Tropical lilies usually survive the winter in the pond and return the following spring. They continue to grow and bloom as the weather cools, though they really slow down. Blue-flowered plants, especially, may bloom until hit by a heavy frost. In warm winters when we have no frost at all, tropical waterlilies may flower outside all winter.

Overwintering Tropicals in the Sunroom

Every now and then a tropical lily doesn't return in the spring. So, I've learned to overwinter several of my favorite tropicals in my sunroom, in a bucket. This works easiest with tubers. I find that water temperatures around 70 F / 21 C work well.

First: Safety! Water and electricity can be dangerous. For maximum safety, plug all electrical equipment near water into a socket with a ground-fault circuit interrupter. Unplug all electrical equipment before reaching into the water. Never remove a warm heater from the water or it may break instantly. Always unplug the heater and wait a half hour or more to equilibrate with the water temperature before removing the heater from the water.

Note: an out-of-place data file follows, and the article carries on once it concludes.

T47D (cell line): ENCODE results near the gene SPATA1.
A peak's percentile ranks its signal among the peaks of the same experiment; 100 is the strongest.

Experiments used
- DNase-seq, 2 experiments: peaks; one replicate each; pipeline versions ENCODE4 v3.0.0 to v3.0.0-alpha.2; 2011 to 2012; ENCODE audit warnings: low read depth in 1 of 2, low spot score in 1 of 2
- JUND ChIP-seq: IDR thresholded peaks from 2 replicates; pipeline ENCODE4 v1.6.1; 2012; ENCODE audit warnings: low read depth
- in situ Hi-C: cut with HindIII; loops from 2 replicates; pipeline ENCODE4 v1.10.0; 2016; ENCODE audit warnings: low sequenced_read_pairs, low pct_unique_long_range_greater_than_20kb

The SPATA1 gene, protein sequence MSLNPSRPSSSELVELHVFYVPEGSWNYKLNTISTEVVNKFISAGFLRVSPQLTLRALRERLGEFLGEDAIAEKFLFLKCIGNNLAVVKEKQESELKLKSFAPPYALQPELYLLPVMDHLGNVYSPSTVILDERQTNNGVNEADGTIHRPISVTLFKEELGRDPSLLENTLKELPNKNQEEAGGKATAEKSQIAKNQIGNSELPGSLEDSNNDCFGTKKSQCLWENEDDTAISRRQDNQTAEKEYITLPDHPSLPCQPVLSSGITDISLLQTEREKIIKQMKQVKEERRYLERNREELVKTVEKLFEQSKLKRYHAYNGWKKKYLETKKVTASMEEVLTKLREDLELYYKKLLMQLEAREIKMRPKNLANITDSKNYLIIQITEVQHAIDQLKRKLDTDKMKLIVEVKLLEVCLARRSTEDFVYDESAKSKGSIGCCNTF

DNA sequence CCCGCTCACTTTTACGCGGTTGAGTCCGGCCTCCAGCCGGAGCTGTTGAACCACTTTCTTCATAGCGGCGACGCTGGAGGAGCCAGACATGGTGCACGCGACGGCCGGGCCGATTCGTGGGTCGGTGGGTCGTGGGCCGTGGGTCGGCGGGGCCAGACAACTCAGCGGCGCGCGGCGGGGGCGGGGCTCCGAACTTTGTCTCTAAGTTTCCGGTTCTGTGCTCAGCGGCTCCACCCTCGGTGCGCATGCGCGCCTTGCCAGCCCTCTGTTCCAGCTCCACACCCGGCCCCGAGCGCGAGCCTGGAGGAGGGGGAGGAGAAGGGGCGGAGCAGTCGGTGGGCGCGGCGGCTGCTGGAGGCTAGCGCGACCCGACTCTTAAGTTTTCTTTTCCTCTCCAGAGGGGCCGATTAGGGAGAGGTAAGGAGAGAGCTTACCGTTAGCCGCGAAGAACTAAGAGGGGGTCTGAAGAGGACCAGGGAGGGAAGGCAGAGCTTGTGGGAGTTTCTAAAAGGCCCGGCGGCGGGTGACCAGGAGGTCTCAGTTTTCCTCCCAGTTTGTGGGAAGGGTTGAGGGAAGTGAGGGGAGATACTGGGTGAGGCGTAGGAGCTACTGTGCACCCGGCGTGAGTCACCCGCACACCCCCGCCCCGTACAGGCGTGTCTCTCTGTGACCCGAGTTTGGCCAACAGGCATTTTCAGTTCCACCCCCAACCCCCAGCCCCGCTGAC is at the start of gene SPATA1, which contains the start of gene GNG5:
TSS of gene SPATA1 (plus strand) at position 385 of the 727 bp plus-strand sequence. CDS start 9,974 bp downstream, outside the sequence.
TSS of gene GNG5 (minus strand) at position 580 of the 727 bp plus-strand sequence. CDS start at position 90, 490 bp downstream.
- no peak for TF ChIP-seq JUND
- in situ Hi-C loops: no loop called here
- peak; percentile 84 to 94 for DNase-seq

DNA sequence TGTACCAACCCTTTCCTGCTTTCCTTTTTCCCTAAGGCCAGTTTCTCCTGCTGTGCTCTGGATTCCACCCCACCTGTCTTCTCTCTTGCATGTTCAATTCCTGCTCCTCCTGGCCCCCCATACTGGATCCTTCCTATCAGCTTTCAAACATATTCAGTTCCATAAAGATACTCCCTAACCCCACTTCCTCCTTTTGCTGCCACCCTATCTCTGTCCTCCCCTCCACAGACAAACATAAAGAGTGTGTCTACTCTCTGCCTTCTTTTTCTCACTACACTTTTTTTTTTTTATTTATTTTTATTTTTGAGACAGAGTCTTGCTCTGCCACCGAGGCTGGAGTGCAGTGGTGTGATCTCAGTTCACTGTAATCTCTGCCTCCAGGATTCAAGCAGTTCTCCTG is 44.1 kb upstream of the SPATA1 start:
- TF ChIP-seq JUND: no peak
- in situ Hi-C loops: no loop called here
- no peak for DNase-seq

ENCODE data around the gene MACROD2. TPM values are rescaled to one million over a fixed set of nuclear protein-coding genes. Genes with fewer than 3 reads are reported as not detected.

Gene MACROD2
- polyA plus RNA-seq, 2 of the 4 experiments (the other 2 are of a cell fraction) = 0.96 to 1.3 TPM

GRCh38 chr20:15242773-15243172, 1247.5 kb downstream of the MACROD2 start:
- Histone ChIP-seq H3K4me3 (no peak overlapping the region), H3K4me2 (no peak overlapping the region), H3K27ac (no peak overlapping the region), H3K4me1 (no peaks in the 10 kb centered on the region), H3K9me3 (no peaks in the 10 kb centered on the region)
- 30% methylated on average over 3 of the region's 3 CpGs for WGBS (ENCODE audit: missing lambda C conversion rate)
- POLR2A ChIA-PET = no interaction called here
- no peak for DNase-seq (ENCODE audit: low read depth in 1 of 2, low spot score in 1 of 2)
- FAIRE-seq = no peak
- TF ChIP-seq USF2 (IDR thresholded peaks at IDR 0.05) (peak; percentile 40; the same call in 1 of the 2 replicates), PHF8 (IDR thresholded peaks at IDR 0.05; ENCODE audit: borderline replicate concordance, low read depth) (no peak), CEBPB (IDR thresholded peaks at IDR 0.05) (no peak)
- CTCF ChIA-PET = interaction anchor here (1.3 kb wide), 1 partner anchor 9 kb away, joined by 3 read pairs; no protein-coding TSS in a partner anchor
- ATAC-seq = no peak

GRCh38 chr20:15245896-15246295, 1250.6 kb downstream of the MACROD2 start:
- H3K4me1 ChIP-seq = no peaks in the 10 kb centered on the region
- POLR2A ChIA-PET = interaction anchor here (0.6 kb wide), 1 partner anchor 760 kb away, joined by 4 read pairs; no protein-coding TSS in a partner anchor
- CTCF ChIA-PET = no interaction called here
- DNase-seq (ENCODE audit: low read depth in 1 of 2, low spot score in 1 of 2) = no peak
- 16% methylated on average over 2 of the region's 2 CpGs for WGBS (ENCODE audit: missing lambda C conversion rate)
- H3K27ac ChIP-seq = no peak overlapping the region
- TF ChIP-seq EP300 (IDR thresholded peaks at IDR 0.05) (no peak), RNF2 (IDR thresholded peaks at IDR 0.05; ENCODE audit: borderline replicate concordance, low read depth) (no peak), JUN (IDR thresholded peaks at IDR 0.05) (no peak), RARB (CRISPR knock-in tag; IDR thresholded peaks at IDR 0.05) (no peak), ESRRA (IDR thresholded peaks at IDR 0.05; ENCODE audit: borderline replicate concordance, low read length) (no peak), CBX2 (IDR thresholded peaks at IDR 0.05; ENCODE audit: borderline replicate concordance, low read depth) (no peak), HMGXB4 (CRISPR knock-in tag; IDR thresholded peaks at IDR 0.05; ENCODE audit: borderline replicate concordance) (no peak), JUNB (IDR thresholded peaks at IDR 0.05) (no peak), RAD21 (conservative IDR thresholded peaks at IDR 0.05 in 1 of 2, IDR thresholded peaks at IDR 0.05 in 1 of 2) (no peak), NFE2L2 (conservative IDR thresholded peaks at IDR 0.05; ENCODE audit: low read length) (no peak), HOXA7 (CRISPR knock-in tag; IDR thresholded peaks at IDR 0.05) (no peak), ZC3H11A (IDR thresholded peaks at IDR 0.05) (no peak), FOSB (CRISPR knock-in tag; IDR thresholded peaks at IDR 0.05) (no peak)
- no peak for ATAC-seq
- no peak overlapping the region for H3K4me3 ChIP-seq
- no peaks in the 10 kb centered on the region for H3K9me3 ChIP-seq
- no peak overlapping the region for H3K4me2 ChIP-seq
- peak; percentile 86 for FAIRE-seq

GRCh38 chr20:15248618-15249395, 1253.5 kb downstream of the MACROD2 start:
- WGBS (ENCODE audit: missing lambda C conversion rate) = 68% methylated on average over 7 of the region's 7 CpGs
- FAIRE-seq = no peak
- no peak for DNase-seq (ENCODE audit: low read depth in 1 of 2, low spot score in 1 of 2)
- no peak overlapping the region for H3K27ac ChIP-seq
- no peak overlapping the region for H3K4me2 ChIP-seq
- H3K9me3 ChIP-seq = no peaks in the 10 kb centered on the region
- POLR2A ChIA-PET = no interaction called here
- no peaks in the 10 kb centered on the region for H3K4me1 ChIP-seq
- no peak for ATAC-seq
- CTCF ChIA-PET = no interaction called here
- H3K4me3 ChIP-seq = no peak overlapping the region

Location: Select a spot with at least a few hours' direct sun. Remember, when working with water you will certainly spill some, so the piano top or an expensive silk rug is probably not a good spot for a water garden. The warmer the air temperature stays in your lily spa, the easier it is to keep the water warm.

Materials: Make use of a clean 5-gallon (20-liter) bucket. I use well-rinsed laundry degergent buckets; they seem sturdier than paint buckets. Besides, I wash laundry more often than I repaint my house. The orange buckets sold at the local big-box home store seem too flimsy to me.

Heater: Use a fully-submersible submersible aquarium heater: Don't get the design that attaches to the top of an aquarium; heated water evaporates fast. The heat output you buy depends on where you place your bucket. A low-watt heater designed for a 5-gallon / 20 liter tank may only raise the water in your bucket by 10 degrees F / 5.5 degrees C. If your growing area gets very cold at night, this will not be warm enough to keep your lilies happy. My sunroom stays quite warm in the daytime, but often dips down to 40 F / 4C at night. A heater designed for a 50-gallon / 200 liter tank costs only about twice as much as the 5-gallon heater. I bought one designed for a 50-gallon tank to use in my 5-gallon bucket.